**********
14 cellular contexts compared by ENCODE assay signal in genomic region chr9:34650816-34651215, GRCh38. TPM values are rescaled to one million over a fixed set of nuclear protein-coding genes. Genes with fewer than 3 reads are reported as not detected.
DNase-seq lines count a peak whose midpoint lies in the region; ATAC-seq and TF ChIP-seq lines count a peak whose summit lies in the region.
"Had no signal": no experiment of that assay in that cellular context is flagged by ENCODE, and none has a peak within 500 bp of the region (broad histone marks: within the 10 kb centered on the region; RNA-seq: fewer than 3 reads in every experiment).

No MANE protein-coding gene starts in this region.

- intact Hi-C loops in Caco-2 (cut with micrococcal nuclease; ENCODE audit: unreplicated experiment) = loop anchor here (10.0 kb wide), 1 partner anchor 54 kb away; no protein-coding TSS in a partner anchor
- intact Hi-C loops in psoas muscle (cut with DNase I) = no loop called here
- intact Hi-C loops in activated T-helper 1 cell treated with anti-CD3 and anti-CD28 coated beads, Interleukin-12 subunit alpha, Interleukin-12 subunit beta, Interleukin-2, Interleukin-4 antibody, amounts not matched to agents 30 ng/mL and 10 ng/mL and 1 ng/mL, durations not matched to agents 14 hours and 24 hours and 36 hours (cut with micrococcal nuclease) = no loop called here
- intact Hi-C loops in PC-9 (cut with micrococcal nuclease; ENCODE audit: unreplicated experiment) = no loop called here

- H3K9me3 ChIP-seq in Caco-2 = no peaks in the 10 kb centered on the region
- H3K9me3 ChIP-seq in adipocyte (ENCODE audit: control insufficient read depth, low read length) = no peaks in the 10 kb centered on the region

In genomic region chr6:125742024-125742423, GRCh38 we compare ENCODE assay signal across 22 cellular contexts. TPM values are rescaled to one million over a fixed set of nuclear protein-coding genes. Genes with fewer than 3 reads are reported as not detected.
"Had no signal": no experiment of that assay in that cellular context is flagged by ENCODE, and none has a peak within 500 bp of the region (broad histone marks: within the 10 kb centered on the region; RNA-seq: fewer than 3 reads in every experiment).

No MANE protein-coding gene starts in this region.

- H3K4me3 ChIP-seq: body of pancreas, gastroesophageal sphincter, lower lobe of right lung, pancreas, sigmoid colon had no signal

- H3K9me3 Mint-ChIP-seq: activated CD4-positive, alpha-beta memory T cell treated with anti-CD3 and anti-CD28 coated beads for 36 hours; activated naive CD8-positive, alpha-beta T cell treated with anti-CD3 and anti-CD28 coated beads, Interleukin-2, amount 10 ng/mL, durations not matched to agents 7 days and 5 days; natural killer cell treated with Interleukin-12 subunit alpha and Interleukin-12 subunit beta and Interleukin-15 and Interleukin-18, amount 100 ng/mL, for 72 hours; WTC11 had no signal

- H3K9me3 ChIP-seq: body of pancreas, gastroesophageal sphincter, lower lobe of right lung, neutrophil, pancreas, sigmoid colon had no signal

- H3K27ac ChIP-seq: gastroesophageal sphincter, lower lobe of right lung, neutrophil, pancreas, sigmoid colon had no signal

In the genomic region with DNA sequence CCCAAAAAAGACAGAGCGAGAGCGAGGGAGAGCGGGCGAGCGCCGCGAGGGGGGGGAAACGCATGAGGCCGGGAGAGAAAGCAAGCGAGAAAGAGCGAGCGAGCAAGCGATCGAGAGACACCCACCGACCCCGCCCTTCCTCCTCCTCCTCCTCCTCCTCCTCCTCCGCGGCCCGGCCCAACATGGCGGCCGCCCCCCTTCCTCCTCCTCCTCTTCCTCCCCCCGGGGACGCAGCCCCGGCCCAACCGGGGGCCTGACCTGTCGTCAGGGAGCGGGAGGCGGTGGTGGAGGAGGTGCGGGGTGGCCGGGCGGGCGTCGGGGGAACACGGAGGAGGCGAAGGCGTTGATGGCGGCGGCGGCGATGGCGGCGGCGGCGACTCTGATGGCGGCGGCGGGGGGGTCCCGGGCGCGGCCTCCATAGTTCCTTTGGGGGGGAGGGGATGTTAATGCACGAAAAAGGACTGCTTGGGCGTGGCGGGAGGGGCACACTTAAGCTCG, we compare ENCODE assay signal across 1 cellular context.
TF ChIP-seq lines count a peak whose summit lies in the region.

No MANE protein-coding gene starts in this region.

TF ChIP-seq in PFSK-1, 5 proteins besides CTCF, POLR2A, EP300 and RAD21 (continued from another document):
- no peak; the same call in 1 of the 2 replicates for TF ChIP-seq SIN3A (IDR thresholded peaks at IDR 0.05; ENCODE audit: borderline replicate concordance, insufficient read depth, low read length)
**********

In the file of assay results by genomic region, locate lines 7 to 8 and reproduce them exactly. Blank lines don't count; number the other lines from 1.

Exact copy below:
- intact Hi-C loops in activated T-helper 1 cell treated with anti-CD3 and anti-CD28 coated beads, Interleukin-12 subunit alpha, Interleukin-12 subunit beta, Interleukin-2, Interleukin-4 antibody, amounts not matched to agents 30 ng/mL and 10 ng/mL and 1 ng/mL, durations not matched to agents 14 hours and 24 hours and 36 hours (cut with micrococcal nuclease) = no loop called here
- intact Hi-C loops in PC-9 (cut with micrococcal nuclease; ENCODE audit: unreplicated experiment) = no loop called here